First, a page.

Greatest Love of All
The call to serve can come from anywhere, but college-bound high schoolers hear it loudest from a college admissions office. Sixteen-year-old Dhruv Pai was already a member of his school’s community service club when the COVID-19 hit, but the pandemic compelled him to help his community in an extraordinary way. Last spring, Dhruv began a nonprofit called Teens Helping Seniors. The service, local to his hometown in Maryland, offers contactless delivery of groceries and medications for seniors, veterans, and the immunocompromised.
Dhruv is a junior enrolled in his high school’s STEM magnet program. Before the pandemic, Dhruv got involved in the school’s volunteering club. He did it to make new friends, he says. Dhruv likes service—Since eighth grade, he’s volunteered at the local military hospital through the Red Cross during the summer. Being in the volunteering club allowed Dhruv to kill two birds with one stone: He could meet new people and do something he already likes doing.
Through the club, Dhruv volunteered at established service centers. But when COVID-19 hit, he stopped doing much of anything. The pandemic ushered in a profound sense of loneliness, hopelessness, and perhaps uselessness. Dhruv says that he and his friends wanted to help out, but they didn’t know how. When his parents suggested that elderly people might need help getting groceries and medicine, Dhruv decided that he could fill that need.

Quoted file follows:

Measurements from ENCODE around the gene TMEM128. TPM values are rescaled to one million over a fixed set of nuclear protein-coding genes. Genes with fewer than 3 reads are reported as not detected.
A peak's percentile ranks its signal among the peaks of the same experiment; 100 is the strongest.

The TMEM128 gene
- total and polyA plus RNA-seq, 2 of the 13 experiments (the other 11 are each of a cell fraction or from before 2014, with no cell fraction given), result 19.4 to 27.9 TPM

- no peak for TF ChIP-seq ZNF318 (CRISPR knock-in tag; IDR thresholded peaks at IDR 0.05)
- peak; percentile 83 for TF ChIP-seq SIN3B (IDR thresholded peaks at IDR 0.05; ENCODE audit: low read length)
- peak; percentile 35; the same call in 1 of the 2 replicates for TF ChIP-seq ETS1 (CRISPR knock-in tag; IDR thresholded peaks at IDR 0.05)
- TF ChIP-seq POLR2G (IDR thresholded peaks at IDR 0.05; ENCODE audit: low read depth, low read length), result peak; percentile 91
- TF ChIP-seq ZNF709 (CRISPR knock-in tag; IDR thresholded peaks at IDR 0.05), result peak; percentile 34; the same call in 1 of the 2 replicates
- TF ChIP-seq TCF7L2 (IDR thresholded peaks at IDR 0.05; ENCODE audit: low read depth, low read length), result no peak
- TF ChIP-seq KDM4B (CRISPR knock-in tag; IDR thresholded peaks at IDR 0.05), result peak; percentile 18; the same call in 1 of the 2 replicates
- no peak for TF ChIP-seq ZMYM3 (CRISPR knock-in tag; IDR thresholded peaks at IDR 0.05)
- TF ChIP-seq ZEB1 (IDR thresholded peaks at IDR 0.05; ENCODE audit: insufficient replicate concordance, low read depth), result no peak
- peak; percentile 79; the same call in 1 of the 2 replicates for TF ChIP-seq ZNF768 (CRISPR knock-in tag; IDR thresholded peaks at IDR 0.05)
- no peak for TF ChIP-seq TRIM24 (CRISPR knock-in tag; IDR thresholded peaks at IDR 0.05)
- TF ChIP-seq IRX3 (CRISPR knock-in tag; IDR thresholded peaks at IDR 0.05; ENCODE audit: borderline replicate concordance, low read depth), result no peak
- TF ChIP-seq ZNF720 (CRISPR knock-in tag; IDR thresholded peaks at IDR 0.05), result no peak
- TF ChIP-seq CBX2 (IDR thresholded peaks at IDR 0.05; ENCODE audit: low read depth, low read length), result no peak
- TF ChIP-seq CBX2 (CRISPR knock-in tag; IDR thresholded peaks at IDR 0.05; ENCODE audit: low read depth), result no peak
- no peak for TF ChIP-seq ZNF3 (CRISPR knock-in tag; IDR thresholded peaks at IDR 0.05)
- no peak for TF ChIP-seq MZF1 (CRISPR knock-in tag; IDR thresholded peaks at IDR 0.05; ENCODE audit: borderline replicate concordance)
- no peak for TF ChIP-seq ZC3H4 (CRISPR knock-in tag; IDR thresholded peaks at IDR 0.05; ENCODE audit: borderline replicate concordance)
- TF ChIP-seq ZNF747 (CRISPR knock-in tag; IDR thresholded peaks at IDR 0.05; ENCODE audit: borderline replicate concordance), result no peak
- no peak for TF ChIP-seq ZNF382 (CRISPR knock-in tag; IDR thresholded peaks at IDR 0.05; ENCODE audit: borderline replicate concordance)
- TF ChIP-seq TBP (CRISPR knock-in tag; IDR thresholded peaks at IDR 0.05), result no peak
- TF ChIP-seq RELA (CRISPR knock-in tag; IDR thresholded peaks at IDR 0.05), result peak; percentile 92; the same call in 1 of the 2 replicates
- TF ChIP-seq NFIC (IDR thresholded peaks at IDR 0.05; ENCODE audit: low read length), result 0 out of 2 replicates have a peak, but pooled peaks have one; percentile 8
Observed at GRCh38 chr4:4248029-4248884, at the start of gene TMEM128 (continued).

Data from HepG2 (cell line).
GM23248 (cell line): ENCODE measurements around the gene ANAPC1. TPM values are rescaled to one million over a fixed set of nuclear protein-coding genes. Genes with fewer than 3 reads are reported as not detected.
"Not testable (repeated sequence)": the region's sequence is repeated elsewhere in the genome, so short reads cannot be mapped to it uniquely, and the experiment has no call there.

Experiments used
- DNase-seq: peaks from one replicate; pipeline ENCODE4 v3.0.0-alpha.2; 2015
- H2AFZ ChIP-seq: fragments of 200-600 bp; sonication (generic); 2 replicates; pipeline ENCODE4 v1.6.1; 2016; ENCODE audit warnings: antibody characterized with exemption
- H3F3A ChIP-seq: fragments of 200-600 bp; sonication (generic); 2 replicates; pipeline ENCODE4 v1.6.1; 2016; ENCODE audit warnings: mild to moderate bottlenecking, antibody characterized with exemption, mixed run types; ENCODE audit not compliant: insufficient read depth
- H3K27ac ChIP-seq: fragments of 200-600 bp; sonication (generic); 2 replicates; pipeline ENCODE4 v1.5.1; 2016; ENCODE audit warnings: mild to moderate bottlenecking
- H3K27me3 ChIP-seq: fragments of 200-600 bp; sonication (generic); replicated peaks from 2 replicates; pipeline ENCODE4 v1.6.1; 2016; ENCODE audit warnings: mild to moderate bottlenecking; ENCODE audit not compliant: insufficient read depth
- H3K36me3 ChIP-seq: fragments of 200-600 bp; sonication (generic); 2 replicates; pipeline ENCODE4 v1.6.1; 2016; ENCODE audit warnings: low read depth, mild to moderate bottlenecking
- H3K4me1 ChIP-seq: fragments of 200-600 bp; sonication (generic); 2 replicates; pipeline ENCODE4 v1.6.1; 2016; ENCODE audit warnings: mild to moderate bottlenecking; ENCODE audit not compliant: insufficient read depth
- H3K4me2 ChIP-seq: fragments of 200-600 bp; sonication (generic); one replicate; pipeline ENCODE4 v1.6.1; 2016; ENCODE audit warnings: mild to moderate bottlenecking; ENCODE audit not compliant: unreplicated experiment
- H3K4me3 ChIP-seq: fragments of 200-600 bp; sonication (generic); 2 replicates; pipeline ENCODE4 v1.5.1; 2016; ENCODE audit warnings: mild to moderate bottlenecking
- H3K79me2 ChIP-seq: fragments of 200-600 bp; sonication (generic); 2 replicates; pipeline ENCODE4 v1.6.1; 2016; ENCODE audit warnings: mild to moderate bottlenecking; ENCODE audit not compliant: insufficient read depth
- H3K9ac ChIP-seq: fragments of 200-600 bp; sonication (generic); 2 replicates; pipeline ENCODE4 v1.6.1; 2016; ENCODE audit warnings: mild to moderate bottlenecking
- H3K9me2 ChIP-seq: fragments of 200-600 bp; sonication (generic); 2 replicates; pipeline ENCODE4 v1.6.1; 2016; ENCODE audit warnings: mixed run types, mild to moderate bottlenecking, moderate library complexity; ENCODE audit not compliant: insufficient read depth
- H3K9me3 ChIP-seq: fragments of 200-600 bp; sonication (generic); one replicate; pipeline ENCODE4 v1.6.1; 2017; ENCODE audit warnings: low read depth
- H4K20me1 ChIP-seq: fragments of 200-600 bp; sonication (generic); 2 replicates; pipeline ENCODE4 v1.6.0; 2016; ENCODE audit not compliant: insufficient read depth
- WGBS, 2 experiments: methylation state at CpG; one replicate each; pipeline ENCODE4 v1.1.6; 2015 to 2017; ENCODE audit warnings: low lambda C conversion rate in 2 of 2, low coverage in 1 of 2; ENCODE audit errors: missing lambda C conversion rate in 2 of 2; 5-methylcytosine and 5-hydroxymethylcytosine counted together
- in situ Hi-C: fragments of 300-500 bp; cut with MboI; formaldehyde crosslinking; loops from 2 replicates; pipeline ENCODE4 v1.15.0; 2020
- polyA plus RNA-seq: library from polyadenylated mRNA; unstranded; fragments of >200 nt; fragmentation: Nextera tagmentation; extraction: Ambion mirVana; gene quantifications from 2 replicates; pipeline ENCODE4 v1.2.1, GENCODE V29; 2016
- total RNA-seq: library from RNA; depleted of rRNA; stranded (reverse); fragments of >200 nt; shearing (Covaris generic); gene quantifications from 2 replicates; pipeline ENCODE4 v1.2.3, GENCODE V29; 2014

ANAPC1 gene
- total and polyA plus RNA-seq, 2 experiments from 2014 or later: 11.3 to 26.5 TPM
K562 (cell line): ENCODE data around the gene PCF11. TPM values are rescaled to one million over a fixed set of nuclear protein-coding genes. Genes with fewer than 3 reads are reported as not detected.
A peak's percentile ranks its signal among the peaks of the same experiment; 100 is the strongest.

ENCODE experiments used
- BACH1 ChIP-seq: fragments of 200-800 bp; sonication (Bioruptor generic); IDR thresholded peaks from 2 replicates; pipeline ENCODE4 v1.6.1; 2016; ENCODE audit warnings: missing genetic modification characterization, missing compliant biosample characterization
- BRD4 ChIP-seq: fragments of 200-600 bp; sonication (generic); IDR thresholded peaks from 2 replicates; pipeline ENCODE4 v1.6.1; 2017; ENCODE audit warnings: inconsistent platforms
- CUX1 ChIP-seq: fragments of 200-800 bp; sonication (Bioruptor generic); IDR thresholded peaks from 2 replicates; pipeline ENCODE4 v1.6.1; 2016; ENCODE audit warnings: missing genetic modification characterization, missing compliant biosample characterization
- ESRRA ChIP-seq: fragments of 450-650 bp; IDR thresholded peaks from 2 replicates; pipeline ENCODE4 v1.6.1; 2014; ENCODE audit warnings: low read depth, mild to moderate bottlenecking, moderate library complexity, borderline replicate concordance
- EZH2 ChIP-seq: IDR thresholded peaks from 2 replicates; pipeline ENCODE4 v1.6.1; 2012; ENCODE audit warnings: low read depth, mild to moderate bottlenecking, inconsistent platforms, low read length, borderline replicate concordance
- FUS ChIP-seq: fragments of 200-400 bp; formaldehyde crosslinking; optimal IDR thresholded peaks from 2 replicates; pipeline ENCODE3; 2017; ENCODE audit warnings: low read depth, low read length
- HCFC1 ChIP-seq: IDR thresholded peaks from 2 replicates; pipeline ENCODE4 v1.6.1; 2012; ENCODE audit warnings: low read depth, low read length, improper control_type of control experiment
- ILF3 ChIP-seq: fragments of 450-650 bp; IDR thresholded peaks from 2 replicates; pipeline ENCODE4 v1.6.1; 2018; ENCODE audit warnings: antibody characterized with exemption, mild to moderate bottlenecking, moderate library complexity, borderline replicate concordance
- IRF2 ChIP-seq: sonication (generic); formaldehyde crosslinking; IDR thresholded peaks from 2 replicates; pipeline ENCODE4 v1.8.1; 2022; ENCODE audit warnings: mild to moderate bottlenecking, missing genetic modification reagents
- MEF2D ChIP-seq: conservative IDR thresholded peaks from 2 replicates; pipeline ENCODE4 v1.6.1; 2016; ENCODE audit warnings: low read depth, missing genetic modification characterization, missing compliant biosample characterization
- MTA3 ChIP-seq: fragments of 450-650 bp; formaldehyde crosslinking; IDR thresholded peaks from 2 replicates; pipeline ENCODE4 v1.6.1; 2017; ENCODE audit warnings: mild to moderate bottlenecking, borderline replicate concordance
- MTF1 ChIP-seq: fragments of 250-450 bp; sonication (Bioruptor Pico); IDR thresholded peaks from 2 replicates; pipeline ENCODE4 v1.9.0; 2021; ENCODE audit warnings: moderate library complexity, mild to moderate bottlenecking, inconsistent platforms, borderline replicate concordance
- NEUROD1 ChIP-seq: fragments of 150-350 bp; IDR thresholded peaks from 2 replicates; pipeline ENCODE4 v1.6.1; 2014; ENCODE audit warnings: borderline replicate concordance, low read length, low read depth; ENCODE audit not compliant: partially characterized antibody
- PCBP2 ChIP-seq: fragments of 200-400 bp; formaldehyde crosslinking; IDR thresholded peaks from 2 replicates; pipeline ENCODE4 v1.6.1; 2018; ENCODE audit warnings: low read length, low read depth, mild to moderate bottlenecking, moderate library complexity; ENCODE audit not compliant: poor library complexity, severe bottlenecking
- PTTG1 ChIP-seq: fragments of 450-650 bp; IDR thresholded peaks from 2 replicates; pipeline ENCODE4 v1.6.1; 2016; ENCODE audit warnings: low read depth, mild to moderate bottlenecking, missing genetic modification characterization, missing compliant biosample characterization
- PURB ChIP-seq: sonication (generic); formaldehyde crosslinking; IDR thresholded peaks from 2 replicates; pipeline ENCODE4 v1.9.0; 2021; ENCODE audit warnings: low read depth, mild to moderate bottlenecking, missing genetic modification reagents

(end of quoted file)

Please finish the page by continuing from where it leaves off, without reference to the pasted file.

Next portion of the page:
All Right, Stop: Collaborate and Listen
The idea of starting a non-profit at sixteen was daunting. But youth activism is a powerful source and Dhruv understands that community service is most impactful when it’s a consistent, intentional commitment. That requires a level of responsibility and accountability that isn’t doesn't come naturally to teenagers (or even most people, period). But Dhruv wasn’t alone. The first thing he did was phone his mentor, Amy Yontef-McGrath (We interviewed Amy last August!). She helped him figure out the logistics of organizing and executing a nonprofit service.
Media attention helped evolve Teens Helping Seniors into something bigger than Dhruv and his friends could’ve dreamed. When the service was featured by places like CNN, NPR, and The Washington Post, they got messages from people from other communities who expressed interest in beginning their own regional chapter. Now, Teens Helping Seniors offers services across North America. Dhruv doesn’t oversee much of what the other chapters do, however. He believes that local leaders understand their community’s specific needs better than he could.
Empathy and Celebration
Dhruv speaks about Teens Helping Seniors with humility. His achievements aren’t because he’s intrinsically special, he insists, just that he’s diligent. He believes empathy is a learned trait that demands practice. Helping out in the community is one way to flex our empathy muscles. When asked what he’d like to do professionally, Dhruv says he wants to help design systems for community aid—In his words, an “empathy scientist.” We think he might do well in the burgeoning field of human-centered engineering.
Celebration doesn’t come easy to Dhruv. As a college-bound high school student in a competitive STEM magnet program, Dhruv finds himself constantly comparing his achievements to others’. He’s working on unlearning that with the help of his two cats, Kit Kat and Snickers.